Back in September, the transportation/public safety committee heard presentations from Robert Pezzolesi of the New York Alcohol Policy Alliance and from graduate students at Hunter College who published a study on alcohol permits at the request of the Lower East Side Dwellers neighborhood association. The Hunter study came under heavy criticism from some board members, who said it lacked credibility and thoroughness.
A revised draft of the resolution prepared by Marlow focused on another report, a “Guide for Measuring Alcohol Outlet Density,” published last year by the Centers for Disease Control (CDC). The resolution referenced the report’s conclusion that, “high alcohol outlet density is an environmental risk factor for excessive drinking” and that “liquor control agencies” should use data (regarding high density areas) to determine whether to issue new liquor licenses. It called on the State Liquor Authority to, “give far greater weight to the well-established adverse public health and safety impact risks created by high alcohol outlet density…” when evaluating liquor applications.
Marlow spoke with us yesterday about his early departure from the board. Referencing assertions from Crane that the proposed resolution was, “never on the agenda of the committee,” Marlow stated, “This issue was scheduled on agendas for February and March (he forwarded us his email to the board office as evidence). I think it is always in the best interest of the board to allow issues important to the community to be discussed and debated.” In a tweet the other day, Marlow wrote, “Sometimes standing up for what’s right requires walking out the door.” [Marlow also noted that the topic was discussed by committee members on two separate occasions this past fall. While general conversations have taken place, other CB3 members say the substance of the resolution has not been addressed in a public meeting.]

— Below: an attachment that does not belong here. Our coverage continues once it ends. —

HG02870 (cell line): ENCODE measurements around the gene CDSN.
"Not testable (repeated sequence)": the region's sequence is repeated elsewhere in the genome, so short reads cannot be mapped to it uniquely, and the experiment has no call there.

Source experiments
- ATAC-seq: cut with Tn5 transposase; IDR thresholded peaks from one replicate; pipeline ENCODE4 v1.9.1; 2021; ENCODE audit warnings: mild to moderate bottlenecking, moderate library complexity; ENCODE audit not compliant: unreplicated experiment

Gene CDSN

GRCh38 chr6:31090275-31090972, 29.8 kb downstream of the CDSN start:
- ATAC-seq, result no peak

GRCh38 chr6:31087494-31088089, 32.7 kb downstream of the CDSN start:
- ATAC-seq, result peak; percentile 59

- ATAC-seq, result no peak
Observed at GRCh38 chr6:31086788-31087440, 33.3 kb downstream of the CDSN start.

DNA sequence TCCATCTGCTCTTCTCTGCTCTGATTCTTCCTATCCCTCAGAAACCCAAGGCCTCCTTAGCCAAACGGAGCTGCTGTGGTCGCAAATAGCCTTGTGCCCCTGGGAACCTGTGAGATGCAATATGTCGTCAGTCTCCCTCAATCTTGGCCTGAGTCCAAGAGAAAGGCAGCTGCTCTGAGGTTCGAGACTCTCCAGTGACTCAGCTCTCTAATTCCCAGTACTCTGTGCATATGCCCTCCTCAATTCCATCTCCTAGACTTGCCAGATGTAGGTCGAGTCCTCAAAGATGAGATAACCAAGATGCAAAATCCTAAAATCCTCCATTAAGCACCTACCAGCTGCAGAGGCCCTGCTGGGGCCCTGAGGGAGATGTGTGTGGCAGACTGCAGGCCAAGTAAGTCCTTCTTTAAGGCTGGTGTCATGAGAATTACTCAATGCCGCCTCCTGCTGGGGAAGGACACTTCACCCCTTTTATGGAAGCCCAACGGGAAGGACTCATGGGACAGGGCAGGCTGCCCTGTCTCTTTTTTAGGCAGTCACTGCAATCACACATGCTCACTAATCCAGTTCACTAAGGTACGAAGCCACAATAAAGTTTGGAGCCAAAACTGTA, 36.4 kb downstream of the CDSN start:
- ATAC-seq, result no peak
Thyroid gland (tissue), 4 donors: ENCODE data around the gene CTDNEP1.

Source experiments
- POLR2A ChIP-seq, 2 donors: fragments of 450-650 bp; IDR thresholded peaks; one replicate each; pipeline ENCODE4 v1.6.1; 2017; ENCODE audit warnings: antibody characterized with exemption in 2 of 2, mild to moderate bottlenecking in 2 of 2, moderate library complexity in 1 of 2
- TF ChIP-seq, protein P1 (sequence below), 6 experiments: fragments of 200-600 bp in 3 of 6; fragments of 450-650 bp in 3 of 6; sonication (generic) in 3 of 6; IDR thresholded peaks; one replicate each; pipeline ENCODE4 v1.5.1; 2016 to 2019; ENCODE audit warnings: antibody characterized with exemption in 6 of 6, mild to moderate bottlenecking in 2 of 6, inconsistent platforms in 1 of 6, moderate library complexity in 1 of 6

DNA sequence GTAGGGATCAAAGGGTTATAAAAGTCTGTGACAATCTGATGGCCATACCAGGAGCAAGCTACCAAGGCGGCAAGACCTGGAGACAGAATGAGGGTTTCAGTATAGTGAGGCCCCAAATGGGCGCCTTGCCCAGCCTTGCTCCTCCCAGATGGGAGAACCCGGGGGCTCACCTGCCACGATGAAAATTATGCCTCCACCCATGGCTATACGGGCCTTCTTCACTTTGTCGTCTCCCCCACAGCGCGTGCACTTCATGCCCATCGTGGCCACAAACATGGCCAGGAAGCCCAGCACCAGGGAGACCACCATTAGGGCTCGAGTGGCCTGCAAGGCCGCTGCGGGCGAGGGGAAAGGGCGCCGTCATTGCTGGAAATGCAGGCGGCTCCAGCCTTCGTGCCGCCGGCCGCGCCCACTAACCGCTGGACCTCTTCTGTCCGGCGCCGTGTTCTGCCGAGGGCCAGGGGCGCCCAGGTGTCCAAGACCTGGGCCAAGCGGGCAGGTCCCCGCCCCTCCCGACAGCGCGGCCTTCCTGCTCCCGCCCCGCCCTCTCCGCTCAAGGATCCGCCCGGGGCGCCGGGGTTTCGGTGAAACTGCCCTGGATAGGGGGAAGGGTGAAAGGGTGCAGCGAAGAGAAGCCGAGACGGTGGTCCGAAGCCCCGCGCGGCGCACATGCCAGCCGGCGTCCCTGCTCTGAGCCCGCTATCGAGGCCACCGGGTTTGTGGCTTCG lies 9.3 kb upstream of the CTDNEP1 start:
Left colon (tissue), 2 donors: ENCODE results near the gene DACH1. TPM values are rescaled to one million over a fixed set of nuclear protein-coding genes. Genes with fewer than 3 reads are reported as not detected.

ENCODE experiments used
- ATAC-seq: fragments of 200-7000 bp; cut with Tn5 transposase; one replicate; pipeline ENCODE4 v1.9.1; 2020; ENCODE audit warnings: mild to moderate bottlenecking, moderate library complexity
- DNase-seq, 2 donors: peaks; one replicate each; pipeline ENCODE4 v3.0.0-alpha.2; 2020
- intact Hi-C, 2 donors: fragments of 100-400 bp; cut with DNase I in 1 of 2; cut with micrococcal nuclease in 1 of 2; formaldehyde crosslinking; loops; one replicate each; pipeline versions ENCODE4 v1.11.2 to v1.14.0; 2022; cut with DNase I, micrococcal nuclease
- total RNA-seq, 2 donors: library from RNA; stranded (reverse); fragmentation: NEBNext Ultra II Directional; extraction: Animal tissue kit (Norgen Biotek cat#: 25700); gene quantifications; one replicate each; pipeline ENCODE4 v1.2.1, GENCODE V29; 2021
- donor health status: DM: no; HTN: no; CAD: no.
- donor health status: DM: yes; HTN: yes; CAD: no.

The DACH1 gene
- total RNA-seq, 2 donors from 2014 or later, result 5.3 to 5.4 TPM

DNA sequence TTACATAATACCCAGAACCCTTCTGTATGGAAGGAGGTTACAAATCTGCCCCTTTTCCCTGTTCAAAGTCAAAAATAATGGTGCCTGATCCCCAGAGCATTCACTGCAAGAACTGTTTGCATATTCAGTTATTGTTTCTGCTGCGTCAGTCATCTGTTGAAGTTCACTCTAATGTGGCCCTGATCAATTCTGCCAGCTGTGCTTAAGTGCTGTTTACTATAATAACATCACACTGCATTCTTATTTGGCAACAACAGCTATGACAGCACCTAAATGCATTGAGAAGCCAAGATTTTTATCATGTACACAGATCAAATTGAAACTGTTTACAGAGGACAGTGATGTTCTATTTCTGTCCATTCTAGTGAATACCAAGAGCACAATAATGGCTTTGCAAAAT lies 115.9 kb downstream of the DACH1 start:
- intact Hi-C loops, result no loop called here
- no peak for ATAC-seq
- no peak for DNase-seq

In an email to CB3 colleagues earlier this month, Marlow said he had been soliciting feedback from other members of the transportation/public safety committee throughout the process. Marlow also said he invited members of other panels — the Human Services/Health Committee and State Liquor Authority Committee — to take part in the proceedings. Marlow wrote, “It was agreed at the August 2017 CB3 Executive Committee meeting, pursuant to my request, that the (Public Safety) Committee would take the lead on this issue even though it crosses areas involving several committees’ work.”
In an interview, Coleman said it was obvious to her that Marlow had been, “working on the issue himself.” She said some committee members had no idea what was happening with the resolution. Coleman said she was convinced the resolution would have little impact. “I told Chad that this resolution would not stop the State Liquor Authority from granting licenses,” said Coleman, “and that there are higher priorities for the transportation committee.” In our interview, she cited the looming L Train shutdown and the ongoing Grand/Clinton Street traffic gridlock situation as more pressing matters for the transportation committee.
Coleman reiterated that the alcohol density resolution was not the main reason she chose to make a change in the leadership of the transportation/public safety committee. In further explaining the move, she cited a recent conversation between Marlow and Mae Lee, chair of the health and human services committee. “That conversation wasn’t very pleasant,” said Coleman.
Yesterday evening, Lee offered her own perspective on that conversation. Lee said that — given the resolution’s focus on health impacts and its reliance on the CDC report — she felt it should be taken up by her committee, rather than the transportation/public safety panel. “Chad clearly disagreed,” said Lee. “He called me a lot of names. I was called a liar and unprofessional. It was not very collegial.”
Today, we spoke with Marlow again. He said Lee repeatedly agreed that the transportation/public safety committee could take the lead on the resolution. Marlow said he became frustrated because, in his view, Lee ultimately denied giving her consent when he believes she simply changed her mind. “The evidence is clear,” asserted Marlow. “She wanted to kill this resolution. She did not want a vote”